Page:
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NASA moon-landing technology hitches ride to space on Bezos rocket

CAPE CANAVERAL, Fla. — Jeff Bezos’ Blue Origin space company launched a New Shepard rocket for a seventh time from a remote corner of Texas on Tuesday, testing new lunar-landing technology for NASA that could help put astronauts back on the moon.

The entire flight — barely skimming space with a peak altitude of 66 miles (106 kilometers) — lasted just 10 minutes. The booster landed vertically back at the launch complex after liftoff, and the capsule followed, parachuting onto the desert floor.

The capsule carried science experiments, including 1.2 million tomato seeds that will be distributed to schoolchildren around the U.S. and Canada, and tens of thousands of children’s postcards with space-themed drawings that will be returned to the young senders.

NASA’s navigation equipment for future moon landings was located on the booster. The sensors and computer — tested during the booster’s descent and touchdown — will hitch another

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Jeff Bezos’ Blue Origin sets launch record as it tests NASA moon gear

Blue Origin set a new mark for recycling rockets Tuesday morning by sending the same New Shepard spacecraft to the edge of space for the seventh time.

The spaceflight company founded and funded by Amazon head Jeff Bezos completed its 13th New Shepard mission from its private launch facility in west Texas while also testing some key equipment for future NASA missions to the moon. 

The mission was originally set for late September from the Texas site, but was delayed multiple times due to weather and technical issues. It finally left Earth at 6:37 a.m. PT (8:37 a.m. Texas time) Tuesday and returned to land at the same facility in two pieces just about 10 minutes later. 

A New Shepard launches for the seventh time.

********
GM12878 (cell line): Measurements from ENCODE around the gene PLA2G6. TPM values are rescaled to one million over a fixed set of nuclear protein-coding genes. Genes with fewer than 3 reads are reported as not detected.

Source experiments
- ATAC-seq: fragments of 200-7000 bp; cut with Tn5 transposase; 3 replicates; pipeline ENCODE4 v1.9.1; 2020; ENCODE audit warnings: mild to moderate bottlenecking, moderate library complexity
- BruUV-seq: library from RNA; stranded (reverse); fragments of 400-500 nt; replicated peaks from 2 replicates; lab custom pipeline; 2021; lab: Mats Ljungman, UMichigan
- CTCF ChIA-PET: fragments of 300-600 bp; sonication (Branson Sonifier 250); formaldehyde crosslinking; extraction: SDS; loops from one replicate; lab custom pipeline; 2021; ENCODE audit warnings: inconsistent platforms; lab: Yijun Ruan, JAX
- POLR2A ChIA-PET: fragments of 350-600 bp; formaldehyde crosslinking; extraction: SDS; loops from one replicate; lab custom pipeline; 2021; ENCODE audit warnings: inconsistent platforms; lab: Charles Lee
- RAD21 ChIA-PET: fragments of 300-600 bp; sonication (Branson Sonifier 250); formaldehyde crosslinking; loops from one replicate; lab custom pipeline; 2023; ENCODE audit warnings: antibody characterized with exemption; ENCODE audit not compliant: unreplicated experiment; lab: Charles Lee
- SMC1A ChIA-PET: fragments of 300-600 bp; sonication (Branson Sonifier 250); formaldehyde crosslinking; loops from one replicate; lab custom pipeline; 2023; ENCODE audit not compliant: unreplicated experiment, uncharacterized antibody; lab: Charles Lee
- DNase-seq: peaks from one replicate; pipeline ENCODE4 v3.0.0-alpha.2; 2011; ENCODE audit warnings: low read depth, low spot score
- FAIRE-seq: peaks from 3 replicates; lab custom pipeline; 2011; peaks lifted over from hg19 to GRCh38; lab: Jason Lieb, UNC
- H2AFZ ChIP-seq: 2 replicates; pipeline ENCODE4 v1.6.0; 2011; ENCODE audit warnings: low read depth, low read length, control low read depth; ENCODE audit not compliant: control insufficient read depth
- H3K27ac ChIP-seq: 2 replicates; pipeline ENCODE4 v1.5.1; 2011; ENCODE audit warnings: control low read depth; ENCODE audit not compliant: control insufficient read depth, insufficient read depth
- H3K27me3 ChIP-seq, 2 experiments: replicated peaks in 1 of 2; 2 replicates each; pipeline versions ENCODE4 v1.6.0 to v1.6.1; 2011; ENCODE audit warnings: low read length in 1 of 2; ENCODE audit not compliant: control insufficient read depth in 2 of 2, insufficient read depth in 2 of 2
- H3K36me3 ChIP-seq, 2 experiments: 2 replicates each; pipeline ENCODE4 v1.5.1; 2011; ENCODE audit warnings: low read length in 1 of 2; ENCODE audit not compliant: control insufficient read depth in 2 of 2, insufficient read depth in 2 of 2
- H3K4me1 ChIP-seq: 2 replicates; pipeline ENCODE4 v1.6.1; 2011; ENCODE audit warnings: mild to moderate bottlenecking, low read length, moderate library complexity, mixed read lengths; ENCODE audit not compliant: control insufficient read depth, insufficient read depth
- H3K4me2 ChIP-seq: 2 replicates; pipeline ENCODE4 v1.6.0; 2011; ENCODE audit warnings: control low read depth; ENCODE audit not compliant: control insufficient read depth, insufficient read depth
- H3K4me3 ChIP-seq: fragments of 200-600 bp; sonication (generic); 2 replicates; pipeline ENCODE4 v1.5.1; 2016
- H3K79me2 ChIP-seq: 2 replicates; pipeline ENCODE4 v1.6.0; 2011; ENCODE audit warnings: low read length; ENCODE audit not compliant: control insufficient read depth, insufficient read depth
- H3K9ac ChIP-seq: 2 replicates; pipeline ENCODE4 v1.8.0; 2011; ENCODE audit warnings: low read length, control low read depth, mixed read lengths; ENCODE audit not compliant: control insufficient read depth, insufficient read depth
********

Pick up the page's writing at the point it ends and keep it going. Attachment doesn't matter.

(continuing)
Blue Origin video capture by Eric Mack/CNET

A few minutes

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NASA moon-landing tech hitches ride to space on Bezos rocket

“Touchdown! New Shepard, here we go. I’m sorry you couldn’t hear me pounding the desk in my mic,” said launch commentator Caitlin Dietrich.

The capsule carried science experiments, including 1.2 million tomato seeds that will be distributed to schoolchildren around the U.S. and Canada, and tens of thousands of children’s postcards with space-themed drawings that will be returned to the young senders.

NASA’s navigation equipment for future moon landings was located on the booster. The sensors and computer — tested during the booster’s descent and touchdown — will hitch another suborbital ride with Blue Origin.

NASA Administrator Jim Bridenstine tweeted congratulations following Tuesday’s demo. The space agency needs the ability to land precisely on the moon at specified locations, he noted.

Texas-based Southwest Research Institute had a magnetic asteroid-sampling experiment on board, as well as a mini rocket-fueling test.

Led by Amazon founder Bezos, Washington state-based Blue Origin is leading

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